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Aristotle's Notion On Eudaimonia And Virtue

1807 words - 7 pages

In Aristotle’s Nicomachean Ethics he accounts that humans should make sacrifices and should ultimately aim first and foremost for their own happiness . In the paper I will argue that it is really in a person’s best interest to be virtuous . I will do this by first describing Aristotle’s notion on both eudaimonia and virtue , as well as highlighting the intimate relationship between the two . Secondly I will talk about the human role in society. Thirdly I will describe the intrinsic tie between human actions . Finally I will share the importance of performing activities virtuously .
The central notion of Aristotle is eudaimonia or “happiness” which is best translated as a flourishing human life . Happiness is a complete and sufficient good , and ever human aims for this “good” . It is a good that is chosen for its own sake and is the mean to the highest good , which is happiness . There is a contemplation about what constitutes as happiness , because it is dependent on each individual . Aristotle argues that a person’s life can not be determined as happy or unhappy until after they are dead . He says this because we consider human’s life as a whole not as a brief moment in time , therefore we can not establish if a person has a happy life until we can evaluate their life as a whole .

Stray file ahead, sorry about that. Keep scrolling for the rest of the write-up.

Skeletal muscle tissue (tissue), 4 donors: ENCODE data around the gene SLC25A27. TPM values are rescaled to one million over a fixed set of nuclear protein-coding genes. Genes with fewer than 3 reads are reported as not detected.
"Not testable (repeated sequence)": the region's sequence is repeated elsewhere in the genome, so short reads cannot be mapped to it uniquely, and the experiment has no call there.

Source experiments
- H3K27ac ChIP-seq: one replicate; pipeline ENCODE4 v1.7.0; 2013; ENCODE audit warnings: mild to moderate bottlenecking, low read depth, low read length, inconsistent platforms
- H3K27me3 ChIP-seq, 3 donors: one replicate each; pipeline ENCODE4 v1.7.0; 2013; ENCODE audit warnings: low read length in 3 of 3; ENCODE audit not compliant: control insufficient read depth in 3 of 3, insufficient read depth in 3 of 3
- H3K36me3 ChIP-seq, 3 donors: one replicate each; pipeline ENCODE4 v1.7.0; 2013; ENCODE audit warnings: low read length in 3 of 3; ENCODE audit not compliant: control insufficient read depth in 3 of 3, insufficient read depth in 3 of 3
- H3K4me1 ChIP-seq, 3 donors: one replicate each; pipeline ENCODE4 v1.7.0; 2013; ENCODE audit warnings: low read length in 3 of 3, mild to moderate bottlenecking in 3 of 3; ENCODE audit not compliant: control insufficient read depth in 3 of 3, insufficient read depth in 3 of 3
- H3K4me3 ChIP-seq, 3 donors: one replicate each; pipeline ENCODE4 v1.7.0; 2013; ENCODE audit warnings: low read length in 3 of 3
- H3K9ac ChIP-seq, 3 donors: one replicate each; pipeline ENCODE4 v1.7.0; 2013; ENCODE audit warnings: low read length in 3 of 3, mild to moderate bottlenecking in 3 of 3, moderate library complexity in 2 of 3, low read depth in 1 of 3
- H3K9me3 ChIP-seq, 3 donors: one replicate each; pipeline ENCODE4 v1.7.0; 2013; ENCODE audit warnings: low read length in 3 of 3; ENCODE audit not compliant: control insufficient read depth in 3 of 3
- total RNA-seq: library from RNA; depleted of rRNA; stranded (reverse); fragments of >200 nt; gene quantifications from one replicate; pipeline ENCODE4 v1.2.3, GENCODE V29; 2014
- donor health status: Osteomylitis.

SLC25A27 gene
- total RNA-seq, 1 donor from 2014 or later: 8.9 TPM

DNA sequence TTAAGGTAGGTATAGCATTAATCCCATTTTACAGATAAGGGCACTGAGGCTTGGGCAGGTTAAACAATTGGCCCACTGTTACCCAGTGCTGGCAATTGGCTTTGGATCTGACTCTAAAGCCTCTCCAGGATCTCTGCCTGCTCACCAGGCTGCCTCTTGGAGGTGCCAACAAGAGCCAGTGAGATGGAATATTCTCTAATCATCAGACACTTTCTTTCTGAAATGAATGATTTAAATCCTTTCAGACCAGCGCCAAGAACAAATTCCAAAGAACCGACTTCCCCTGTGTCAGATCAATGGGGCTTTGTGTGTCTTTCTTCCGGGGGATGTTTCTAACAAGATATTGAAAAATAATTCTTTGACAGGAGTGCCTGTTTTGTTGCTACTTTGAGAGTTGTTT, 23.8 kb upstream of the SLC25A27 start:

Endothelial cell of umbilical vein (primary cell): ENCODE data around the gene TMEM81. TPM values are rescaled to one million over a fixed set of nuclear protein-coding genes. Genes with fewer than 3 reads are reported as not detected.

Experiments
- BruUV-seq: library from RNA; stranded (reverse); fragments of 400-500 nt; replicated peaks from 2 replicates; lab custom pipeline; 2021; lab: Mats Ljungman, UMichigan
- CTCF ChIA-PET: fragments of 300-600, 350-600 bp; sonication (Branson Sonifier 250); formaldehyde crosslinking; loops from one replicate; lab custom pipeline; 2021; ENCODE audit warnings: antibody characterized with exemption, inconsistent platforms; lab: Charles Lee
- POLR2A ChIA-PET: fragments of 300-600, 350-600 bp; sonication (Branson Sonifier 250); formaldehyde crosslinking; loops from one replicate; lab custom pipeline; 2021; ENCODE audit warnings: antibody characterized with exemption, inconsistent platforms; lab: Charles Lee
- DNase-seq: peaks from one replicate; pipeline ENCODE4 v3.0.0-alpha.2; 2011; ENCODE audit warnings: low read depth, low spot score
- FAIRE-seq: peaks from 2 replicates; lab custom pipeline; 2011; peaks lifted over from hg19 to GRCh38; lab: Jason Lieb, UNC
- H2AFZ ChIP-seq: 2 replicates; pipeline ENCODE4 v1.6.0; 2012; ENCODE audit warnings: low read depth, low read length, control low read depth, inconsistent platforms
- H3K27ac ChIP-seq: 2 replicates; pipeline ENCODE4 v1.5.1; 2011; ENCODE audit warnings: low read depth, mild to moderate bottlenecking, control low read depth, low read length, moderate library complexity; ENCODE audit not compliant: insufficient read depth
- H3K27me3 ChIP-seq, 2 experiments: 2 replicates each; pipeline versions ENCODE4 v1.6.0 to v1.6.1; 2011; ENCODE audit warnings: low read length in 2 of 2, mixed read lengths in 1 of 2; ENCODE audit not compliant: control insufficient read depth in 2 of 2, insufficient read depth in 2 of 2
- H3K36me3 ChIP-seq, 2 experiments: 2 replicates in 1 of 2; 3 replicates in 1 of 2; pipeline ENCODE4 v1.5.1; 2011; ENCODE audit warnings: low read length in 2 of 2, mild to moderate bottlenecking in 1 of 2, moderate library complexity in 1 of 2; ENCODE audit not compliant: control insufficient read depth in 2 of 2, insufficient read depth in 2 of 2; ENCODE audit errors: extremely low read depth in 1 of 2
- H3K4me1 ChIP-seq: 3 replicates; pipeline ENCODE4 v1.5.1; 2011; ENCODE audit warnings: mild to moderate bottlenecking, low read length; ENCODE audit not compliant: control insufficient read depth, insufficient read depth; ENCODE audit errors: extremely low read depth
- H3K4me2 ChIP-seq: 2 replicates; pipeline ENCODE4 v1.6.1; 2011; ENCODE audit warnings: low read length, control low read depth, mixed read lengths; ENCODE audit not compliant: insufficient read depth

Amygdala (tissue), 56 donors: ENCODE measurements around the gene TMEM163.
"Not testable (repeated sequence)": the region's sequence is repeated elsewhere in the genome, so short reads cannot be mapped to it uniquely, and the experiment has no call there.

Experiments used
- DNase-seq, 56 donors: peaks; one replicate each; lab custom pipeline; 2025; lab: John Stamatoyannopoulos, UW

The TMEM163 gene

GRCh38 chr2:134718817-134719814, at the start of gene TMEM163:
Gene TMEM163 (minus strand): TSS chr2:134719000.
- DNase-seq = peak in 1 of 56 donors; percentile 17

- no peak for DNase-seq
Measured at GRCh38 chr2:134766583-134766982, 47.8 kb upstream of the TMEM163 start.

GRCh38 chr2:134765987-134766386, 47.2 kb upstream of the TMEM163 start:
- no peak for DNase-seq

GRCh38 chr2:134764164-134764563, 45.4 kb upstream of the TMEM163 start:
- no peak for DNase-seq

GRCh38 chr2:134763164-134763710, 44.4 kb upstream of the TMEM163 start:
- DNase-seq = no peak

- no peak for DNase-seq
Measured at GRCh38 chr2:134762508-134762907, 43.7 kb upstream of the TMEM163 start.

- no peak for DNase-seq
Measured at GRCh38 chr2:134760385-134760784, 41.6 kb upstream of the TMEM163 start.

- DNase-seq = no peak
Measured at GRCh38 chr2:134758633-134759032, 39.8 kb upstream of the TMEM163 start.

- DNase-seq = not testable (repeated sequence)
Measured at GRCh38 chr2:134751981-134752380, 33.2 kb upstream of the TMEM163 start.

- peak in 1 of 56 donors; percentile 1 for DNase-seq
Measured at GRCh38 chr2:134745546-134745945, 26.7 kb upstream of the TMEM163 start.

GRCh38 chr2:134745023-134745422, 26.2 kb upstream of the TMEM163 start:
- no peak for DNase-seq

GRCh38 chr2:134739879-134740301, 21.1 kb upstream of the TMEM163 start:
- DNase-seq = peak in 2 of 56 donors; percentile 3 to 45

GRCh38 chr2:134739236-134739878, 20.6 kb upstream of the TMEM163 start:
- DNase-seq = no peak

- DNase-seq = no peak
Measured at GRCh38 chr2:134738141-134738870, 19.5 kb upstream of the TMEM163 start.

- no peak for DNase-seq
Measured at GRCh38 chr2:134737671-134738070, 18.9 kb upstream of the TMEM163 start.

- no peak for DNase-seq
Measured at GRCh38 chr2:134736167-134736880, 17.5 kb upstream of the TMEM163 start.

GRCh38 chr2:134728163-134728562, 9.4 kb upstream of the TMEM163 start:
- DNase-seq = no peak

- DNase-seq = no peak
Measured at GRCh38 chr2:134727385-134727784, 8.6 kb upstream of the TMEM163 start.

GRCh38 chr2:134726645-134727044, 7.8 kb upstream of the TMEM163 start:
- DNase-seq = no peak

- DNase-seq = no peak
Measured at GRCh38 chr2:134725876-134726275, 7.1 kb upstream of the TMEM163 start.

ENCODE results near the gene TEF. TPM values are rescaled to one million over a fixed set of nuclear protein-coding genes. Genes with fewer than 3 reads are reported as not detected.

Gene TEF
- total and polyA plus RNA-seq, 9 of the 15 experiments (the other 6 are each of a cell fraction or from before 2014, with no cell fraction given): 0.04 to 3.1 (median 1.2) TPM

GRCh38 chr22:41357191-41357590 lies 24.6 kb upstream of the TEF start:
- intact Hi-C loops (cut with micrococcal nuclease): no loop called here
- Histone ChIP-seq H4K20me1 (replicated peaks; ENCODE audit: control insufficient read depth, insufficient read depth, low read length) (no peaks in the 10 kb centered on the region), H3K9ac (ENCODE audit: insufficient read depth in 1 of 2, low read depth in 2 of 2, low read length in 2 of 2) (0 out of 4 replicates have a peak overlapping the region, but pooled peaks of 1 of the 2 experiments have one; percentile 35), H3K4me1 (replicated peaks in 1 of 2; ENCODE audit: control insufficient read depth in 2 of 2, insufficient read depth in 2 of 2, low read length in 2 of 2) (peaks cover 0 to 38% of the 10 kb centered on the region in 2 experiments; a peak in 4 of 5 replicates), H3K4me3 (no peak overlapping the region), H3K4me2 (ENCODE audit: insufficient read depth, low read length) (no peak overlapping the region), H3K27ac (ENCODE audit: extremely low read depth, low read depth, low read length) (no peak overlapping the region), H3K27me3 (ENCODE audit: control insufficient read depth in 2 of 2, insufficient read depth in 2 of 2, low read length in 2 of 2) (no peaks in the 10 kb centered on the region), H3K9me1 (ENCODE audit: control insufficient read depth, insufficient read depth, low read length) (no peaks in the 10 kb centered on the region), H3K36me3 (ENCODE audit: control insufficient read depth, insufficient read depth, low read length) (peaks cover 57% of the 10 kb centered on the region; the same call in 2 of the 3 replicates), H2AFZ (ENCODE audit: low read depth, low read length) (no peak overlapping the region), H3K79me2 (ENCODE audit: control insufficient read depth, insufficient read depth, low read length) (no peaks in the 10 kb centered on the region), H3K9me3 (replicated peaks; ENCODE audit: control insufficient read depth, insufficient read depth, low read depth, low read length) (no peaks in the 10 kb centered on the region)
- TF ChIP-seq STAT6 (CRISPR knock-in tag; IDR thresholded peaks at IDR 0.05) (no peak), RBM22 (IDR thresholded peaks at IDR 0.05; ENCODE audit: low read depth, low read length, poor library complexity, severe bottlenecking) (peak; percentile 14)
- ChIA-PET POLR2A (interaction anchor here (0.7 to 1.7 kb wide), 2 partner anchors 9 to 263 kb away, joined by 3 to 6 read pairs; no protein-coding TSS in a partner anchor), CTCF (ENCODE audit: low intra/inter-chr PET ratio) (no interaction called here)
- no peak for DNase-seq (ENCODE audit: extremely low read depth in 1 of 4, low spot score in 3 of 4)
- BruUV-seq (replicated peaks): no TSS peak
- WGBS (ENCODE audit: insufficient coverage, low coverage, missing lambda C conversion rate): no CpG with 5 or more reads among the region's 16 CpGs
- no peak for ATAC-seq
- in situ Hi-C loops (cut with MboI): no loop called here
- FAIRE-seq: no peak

Virtue is a right or appropriate feeling at the right time , towards the right person or object in the right way . In Aristotle’s Nicomachean Ethics he discusses different types of virtues such as : fear , honor , magnificence , wit , and truthfulness . Virtue is then held between two extremes , excess and deficiency . Possessing the mean is dependent on the circumstances and requires prudence in order to distinguish what the mean is . Acting virtuous and being virtuous are two entirely different devices , because acting virtuous doesn’t make you a virtuous person . However , acting virtuous is the mean to becoming virtuous . There are conditions for virtue which consist of , having the appropriate inner state , taking pleasure in what your doing , doing it for certainty and firmness , and being aware of what you are dong . If a person performs a virtuous act without the right intentions the act is not longer virtuous . Virtue is acquired through habituation , making or becoming accustom or use to something . A person is not born with virtue , but by nature is capable of achieving and perfecting virtue . The way in which a person habituates virtue is by practicing virtuous acts and initiating virtue at a young age .
“Happiness is the highest good, being a realization and perfect practice of virtue, which some can attain, while others have little or none of it...” (Aristotle) . The relationship between virtue and happiness have an close and personal relationship . Virtue is necessary for eudaimonia but it is not sufficient for eudaimonia . Aristotle believes that virtue is most important to eudaimonia , because eudaimonia involves activity which is exhibiting...

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